In both countries open air markets are still of high importance both for the local people and the tourists. Bellowing for goods, bargaining for them is almost the same in the two. Even some of swear words are same.
The main difference is religion and the attitudes towards the religion. In Turkey most of the population consists of Muslims while in Greece it is Christians
In Greece people can do whatever they want, wherever they want for their religions. While in Turkey there are some laws that stricken the ways people wear according to their religions.
Another major difference is the daily schedule of people. To begin with Turkey, it is really strict. Even at 6 o’clock in the morning markets are open and they close really late at night. People start to work for government departments at 8 in the morning and they work till 17.00 o’clock with a break between 12 pm-13 pm. While in Greece the working hours of civil servants is 8 hours although some services are not open to the public for 8 hours but less. At 02.00 in the afternoon they are closed for the public. In the private sector the number of working hours varies from 4 (part-time work) to 8 (full-time work) or more (10 or over 10 in certain occasions). And the famous “siesta” breaks during the day overall Greece is between 14pm-17pm.
American Spending Culture
Turks have co-opted many American behaviors and interests, From sports (basketball), to food (hamburgers, steaks), to entertainment preferences (US music, Hollywood movies), and even language (American English). and are getting more westernized.
It might manifest differently, but some Americans and Turks have trouble with saving money. Turks tend to have credit debts due to credit cards. And they like to spend and shop, which can be observed from the fact that there are 310 shopping malls (?) across the country.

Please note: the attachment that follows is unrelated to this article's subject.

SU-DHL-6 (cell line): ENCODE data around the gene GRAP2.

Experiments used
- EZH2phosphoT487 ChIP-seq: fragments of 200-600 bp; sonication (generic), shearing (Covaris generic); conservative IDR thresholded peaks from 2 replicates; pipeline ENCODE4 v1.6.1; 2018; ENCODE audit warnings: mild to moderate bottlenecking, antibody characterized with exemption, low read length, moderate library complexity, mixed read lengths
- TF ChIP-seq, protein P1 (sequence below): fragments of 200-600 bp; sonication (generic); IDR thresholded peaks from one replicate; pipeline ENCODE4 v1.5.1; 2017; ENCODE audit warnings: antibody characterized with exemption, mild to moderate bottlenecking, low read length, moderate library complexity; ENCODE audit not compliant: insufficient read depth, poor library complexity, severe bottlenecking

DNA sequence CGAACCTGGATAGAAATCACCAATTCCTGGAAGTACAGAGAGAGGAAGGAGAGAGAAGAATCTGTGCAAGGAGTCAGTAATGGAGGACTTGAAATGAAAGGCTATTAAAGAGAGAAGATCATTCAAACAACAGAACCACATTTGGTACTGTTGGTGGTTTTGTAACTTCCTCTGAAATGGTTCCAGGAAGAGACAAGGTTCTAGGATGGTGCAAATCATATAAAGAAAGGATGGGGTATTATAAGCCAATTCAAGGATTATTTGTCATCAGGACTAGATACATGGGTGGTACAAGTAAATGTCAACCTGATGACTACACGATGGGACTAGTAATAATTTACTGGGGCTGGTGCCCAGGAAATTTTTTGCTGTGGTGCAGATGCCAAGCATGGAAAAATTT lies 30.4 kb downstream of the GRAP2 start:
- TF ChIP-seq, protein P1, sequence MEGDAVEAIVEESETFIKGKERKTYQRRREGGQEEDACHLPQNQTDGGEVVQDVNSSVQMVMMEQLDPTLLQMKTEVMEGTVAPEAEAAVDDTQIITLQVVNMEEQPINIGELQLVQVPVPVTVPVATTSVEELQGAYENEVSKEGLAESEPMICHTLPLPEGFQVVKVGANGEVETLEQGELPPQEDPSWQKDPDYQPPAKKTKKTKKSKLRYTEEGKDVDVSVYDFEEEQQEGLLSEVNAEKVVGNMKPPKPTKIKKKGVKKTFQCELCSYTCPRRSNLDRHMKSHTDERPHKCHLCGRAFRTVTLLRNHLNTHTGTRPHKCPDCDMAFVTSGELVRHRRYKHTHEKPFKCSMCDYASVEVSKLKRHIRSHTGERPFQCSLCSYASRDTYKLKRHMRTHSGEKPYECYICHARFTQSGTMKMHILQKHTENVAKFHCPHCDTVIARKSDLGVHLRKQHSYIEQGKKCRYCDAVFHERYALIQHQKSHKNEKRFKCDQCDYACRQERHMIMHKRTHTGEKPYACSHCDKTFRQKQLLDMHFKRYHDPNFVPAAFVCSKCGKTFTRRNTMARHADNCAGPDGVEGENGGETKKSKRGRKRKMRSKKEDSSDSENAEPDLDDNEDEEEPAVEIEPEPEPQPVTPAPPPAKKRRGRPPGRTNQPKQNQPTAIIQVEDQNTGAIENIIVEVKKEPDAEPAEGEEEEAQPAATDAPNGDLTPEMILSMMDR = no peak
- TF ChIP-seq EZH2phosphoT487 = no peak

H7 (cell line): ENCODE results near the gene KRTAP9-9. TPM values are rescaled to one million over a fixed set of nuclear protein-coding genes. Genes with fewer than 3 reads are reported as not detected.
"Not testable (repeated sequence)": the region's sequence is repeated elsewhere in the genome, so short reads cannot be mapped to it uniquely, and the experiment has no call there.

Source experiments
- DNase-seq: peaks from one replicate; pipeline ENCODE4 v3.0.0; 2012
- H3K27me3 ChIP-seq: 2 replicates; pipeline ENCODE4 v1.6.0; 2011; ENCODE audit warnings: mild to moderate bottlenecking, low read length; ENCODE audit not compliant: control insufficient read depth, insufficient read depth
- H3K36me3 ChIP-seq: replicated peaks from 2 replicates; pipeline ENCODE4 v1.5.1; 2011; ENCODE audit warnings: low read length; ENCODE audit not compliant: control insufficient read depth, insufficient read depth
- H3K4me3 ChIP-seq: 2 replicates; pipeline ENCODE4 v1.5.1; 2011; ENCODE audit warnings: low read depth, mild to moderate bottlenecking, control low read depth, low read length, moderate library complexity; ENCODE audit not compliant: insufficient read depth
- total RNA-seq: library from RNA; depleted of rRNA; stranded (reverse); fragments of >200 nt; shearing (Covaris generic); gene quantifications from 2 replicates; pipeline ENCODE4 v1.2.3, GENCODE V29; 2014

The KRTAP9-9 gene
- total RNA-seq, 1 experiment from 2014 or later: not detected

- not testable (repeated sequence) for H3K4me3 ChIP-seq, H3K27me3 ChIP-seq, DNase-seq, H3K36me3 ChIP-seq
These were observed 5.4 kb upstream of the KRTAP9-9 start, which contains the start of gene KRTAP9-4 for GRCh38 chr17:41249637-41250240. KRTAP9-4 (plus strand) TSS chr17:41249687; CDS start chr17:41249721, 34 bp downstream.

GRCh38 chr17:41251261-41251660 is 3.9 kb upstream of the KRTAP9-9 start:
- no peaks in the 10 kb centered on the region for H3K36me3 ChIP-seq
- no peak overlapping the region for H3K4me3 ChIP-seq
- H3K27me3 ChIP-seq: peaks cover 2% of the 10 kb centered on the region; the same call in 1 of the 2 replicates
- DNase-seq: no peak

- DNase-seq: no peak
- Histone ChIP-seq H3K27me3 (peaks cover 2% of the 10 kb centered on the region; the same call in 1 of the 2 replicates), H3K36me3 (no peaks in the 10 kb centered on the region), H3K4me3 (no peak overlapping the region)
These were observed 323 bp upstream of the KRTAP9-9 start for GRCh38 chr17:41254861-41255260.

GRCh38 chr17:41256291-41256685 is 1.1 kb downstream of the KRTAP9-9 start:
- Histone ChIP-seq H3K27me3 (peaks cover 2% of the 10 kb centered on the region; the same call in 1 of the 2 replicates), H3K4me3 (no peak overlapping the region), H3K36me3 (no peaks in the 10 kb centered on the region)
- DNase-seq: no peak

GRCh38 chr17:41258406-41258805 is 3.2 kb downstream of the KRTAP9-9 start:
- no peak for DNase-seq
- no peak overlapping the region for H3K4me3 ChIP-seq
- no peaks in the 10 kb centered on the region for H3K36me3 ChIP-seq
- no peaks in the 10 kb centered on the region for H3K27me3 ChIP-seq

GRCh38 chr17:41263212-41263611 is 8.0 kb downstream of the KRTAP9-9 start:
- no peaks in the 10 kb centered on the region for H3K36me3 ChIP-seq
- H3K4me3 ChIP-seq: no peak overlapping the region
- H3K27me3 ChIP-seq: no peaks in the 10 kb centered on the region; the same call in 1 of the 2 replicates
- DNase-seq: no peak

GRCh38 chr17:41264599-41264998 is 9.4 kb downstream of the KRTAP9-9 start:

Business Meetings and Negotiations
Punctuality is vital! The traffic is normally heavy in Turkish cities, so you ought to estimate some extra time. Do not arrange meetings too close on the same day, as meetings often last longer than expected.
What is important for you to know is that the first meeting is more social than business related. »Business is personal« in Turkey, and they wish to learn to know you. It will be extremely rude if you insist that your Turkish counterparts must get to the point. The ability to listen and show patience is two qualities that the Turks appreciate highly. You may be asked about your family and interests, cultural and historical questions about your home country, and sports.
In negotiations you should not be too tough, as the Turks appreciate a calm and friendly atmosphere. Do not start with giving a price they cannot bargain. Ensure your proposal clearly will demonstrate the mutual benefit and profitability. If any of your counterparts leans his head backwards while he closes his eyes, it might mean »no«.
Turks tend to stand close while conversing, as they don’t require personal space – backing away is seen as being rude. Maintaining eye contact is important as it is seen as a sign of sincerity